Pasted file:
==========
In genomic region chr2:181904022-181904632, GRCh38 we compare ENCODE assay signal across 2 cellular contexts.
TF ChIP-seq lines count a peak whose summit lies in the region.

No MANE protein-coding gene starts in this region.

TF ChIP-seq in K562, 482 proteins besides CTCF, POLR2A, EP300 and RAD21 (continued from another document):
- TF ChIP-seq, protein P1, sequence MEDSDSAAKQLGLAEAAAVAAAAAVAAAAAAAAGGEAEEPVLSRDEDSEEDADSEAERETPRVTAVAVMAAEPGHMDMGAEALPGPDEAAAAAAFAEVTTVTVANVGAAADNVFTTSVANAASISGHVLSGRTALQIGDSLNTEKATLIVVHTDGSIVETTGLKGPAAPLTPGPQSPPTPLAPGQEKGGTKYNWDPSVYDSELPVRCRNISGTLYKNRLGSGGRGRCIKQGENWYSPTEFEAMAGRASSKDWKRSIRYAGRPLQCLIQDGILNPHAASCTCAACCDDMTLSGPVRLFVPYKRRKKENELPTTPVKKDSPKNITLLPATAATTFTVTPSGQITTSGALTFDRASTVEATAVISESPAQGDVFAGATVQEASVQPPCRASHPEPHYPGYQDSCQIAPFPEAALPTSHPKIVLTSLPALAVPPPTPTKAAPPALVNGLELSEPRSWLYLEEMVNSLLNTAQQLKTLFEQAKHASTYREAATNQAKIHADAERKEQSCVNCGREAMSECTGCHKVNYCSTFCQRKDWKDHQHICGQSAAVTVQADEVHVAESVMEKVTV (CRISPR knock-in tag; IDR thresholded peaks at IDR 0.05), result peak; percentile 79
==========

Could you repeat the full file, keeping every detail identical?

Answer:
In genomic region chr2:181904022-181904632, GRCh38 we compare ENCODE assay signal across 2 cellular contexts.
TF ChIP-seq lines count a peak whose summit lies in the region.

No MANE protein-coding gene starts in this region.

TF ChIP-seq in K562, 482 proteins besides CTCF, POLR2A, EP300 and RAD21 (continued from another document):
- TF ChIP-seq, protein P1, sequence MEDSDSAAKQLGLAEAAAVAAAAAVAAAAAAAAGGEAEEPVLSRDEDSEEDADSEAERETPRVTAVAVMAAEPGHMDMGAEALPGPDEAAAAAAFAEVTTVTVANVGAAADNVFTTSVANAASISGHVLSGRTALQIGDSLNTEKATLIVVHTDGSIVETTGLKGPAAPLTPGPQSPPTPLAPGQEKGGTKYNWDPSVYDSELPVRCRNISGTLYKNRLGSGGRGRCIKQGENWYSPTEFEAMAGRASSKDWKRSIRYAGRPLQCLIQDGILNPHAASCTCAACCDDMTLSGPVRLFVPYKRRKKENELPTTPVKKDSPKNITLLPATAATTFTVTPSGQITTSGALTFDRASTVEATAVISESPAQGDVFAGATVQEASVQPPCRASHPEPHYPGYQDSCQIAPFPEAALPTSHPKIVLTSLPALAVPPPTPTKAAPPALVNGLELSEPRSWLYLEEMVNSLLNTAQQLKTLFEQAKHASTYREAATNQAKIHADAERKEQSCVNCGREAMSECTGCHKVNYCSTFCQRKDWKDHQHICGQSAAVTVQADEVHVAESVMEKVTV (CRISPR knock-in tag; IDR thresholded peaks at IDR 0.05), result peak; percentile 79